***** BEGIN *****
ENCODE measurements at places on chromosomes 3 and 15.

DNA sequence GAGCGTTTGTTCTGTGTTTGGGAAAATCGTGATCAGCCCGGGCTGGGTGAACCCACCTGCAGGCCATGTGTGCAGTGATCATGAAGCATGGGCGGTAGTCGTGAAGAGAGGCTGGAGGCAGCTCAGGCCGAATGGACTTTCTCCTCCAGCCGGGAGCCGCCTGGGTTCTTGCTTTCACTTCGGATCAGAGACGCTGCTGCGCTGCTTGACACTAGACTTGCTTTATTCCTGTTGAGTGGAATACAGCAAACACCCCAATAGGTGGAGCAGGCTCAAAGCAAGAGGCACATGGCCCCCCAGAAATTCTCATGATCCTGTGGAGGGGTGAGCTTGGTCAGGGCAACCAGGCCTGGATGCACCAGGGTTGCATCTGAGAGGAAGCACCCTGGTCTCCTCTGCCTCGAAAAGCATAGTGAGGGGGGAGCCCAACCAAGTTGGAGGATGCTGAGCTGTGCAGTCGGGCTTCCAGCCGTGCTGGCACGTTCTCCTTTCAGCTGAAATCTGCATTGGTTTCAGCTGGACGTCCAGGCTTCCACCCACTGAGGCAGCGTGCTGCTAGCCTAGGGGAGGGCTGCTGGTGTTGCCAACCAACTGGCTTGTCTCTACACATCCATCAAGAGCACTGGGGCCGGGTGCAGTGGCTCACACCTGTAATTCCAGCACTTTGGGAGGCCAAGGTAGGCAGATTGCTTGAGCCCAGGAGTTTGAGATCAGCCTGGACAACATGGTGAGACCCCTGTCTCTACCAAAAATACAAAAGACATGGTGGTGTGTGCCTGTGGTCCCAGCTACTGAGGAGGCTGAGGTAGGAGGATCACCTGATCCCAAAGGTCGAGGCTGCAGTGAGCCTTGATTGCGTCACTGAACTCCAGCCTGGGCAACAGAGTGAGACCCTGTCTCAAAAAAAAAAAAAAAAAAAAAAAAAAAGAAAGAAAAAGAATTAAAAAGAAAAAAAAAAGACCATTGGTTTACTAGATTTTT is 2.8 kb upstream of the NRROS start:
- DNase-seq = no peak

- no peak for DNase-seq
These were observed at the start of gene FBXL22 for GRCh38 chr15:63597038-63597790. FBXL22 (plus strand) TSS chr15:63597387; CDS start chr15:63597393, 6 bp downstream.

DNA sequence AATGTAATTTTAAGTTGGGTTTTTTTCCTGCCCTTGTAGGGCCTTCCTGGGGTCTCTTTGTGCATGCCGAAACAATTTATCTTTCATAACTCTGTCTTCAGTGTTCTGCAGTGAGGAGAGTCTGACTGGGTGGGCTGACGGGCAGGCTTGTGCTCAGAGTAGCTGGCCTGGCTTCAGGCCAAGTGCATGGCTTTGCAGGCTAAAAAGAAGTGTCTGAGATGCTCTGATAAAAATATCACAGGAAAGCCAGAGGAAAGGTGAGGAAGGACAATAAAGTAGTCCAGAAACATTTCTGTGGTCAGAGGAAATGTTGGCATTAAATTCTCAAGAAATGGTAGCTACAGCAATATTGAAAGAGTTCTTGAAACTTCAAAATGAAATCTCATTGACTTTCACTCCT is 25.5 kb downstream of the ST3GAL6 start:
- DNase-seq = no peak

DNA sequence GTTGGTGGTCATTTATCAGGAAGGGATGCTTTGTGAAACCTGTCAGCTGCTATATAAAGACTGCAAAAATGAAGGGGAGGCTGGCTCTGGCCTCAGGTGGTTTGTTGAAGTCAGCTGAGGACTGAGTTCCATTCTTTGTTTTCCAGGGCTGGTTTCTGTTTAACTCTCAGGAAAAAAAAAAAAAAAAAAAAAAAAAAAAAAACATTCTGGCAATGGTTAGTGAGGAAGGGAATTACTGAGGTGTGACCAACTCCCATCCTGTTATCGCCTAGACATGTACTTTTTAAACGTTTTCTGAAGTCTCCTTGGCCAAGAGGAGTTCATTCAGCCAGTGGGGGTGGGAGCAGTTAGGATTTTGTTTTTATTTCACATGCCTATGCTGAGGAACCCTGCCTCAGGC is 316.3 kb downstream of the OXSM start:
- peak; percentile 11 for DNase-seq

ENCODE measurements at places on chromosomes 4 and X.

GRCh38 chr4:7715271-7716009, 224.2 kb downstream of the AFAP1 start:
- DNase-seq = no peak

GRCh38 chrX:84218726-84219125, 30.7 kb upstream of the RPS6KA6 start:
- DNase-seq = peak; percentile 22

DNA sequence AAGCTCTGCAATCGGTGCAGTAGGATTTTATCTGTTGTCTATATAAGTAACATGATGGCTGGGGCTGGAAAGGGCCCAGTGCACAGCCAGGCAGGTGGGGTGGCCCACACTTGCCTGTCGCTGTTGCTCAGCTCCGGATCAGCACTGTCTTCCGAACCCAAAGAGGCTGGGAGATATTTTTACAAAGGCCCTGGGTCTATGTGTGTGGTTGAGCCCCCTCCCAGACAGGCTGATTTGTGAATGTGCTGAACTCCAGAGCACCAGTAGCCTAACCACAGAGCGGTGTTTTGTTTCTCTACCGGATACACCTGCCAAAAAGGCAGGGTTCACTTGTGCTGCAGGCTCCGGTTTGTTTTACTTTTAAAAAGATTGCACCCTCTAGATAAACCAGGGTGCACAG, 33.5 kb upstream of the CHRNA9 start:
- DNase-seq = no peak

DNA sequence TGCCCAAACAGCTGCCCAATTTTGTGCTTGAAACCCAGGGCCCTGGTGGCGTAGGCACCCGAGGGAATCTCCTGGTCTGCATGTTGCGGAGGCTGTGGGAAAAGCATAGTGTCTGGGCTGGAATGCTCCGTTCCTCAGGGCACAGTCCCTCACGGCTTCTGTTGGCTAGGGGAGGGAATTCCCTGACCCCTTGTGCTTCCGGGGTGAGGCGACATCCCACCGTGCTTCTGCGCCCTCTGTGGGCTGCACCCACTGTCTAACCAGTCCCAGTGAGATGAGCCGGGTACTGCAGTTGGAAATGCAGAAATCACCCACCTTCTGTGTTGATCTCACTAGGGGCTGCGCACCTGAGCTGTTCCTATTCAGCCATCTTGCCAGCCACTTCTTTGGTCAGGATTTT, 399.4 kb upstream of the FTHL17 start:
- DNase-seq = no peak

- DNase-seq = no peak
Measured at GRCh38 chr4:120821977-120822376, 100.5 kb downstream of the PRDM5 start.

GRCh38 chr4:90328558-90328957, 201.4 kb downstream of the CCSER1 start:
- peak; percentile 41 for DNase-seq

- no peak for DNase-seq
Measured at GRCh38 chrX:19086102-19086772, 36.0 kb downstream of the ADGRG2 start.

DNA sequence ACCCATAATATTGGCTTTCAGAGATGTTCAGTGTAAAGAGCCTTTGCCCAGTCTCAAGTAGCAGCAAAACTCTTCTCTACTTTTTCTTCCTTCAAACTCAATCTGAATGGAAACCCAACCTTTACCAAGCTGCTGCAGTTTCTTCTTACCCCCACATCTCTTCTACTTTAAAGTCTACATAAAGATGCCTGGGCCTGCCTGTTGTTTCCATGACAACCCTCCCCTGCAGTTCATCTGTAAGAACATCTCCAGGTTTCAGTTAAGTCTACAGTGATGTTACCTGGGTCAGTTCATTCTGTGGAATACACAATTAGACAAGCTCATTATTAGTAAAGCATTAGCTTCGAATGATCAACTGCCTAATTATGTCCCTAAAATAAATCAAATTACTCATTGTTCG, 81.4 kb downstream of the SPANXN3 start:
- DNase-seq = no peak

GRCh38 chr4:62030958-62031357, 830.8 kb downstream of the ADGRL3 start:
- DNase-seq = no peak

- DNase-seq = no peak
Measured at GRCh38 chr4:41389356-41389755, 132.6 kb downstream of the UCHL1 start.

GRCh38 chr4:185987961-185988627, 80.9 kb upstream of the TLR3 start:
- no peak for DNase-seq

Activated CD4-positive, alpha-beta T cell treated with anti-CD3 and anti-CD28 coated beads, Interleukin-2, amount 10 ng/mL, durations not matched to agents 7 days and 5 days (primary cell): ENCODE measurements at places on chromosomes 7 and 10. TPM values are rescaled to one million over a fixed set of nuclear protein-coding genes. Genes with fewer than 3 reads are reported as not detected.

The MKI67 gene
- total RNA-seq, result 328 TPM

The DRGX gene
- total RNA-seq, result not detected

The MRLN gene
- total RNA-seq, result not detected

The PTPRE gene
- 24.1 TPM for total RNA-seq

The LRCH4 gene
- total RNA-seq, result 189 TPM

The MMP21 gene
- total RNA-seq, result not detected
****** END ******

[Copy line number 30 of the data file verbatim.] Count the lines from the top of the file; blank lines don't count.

Measured at GRCh38 chr4:41389356-41389755, 132.6 kb downstream of the UCHL1 start.